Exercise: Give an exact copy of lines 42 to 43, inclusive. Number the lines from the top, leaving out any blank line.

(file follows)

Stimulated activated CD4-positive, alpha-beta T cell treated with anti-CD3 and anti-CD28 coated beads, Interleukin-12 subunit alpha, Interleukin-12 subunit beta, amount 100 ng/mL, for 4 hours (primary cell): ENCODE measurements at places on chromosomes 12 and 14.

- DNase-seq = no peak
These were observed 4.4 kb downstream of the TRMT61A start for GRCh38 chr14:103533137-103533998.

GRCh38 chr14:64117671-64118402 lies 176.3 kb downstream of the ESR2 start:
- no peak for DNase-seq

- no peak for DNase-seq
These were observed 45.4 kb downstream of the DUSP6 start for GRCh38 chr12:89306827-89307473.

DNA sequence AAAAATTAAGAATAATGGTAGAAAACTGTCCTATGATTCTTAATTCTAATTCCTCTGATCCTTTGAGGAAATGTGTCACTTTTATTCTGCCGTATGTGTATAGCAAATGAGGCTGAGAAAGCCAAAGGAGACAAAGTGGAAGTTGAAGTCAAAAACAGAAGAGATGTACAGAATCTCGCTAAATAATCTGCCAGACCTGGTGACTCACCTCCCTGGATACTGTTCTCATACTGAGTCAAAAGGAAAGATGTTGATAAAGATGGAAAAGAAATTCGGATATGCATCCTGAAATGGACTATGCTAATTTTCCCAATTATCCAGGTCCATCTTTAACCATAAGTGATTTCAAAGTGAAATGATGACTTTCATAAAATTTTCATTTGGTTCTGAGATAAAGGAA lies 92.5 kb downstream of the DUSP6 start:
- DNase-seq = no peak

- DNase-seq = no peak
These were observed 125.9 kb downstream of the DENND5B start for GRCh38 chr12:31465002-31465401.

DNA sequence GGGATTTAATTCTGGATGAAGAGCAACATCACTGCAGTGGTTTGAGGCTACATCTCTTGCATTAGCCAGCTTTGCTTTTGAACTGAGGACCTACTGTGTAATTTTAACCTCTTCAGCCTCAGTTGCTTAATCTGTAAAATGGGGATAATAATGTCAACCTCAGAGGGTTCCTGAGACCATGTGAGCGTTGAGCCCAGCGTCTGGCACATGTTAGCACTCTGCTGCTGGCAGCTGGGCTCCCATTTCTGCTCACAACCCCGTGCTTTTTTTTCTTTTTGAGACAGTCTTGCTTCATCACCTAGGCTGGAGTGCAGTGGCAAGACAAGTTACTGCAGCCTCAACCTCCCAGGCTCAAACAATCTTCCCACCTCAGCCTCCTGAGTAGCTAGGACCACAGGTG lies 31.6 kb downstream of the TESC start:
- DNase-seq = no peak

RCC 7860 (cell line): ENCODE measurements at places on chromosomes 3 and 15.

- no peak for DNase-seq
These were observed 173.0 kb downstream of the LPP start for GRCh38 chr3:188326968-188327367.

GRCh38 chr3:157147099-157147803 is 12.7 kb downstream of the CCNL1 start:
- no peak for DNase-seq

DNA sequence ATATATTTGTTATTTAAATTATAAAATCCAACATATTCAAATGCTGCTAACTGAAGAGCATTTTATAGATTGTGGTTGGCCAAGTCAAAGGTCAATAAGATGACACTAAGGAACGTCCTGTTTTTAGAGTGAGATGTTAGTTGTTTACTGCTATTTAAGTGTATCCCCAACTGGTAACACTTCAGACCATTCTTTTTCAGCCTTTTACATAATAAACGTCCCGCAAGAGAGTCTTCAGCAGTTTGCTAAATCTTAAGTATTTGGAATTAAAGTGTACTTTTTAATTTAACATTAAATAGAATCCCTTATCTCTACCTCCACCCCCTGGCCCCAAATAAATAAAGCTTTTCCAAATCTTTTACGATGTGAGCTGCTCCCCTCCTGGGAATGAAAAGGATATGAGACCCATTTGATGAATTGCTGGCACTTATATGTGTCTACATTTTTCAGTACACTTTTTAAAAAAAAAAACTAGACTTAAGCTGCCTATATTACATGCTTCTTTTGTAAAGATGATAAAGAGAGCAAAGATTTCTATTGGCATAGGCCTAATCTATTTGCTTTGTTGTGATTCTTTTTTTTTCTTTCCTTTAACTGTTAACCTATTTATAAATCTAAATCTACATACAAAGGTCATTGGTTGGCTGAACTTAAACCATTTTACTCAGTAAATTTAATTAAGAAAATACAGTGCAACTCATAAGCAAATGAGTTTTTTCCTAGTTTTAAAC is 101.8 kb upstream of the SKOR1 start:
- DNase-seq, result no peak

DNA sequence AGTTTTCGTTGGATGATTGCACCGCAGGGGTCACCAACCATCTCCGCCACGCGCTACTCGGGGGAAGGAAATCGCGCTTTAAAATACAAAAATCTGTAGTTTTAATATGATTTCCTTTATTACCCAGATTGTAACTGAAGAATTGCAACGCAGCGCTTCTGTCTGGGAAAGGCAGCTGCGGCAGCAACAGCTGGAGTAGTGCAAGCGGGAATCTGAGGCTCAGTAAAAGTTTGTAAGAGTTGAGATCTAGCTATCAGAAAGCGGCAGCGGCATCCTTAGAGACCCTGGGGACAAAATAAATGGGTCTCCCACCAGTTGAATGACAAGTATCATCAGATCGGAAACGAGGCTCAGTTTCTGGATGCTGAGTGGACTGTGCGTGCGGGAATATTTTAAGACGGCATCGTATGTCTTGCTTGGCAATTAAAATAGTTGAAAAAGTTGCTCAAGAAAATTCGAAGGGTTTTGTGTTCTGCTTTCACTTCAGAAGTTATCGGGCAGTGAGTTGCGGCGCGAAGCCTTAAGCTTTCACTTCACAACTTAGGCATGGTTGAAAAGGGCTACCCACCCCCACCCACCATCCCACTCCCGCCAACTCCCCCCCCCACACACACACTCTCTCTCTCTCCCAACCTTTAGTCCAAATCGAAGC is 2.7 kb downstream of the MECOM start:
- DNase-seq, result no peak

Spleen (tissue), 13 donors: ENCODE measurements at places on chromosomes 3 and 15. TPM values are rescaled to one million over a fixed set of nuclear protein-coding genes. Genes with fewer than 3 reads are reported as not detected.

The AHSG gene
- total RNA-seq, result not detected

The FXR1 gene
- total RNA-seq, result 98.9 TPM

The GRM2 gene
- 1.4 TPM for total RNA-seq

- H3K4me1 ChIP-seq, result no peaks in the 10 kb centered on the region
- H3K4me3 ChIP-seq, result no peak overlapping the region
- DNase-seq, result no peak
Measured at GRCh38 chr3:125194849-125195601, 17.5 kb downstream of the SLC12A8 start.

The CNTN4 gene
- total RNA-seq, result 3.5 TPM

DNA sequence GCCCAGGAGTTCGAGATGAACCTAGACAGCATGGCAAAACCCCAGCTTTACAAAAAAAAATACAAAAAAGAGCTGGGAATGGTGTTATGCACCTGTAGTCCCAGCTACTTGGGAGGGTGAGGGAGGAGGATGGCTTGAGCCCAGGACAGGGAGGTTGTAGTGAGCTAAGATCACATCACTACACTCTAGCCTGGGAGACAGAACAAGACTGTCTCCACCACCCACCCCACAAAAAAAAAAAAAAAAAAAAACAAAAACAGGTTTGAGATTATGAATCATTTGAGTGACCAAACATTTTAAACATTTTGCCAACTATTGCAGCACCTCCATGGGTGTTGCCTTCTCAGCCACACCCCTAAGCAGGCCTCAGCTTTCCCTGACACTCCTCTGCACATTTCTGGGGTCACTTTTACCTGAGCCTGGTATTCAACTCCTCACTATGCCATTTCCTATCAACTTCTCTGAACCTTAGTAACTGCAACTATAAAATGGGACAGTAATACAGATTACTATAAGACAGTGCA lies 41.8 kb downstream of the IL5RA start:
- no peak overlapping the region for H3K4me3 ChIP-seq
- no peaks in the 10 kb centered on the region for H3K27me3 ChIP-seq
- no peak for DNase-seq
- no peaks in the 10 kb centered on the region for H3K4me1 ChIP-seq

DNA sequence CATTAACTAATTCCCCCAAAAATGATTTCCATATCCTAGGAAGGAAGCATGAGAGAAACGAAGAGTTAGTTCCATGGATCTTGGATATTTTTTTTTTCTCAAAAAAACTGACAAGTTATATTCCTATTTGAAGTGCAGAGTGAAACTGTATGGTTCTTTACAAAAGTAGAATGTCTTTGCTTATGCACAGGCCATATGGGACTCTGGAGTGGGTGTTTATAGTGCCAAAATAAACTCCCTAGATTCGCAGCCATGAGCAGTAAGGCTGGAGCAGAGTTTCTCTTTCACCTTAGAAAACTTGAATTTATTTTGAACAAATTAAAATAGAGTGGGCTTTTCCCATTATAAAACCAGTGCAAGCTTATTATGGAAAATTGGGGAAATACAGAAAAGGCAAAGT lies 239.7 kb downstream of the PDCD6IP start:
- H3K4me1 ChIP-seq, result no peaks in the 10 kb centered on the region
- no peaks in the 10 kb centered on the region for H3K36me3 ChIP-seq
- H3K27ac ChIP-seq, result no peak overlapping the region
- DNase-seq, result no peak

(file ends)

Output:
- H3K4me1 ChIP-seq, result no peaks in the 10 kb centered on the region
- no peaks in the 10 kb centered on the region for H3K36me3 ChIP-seq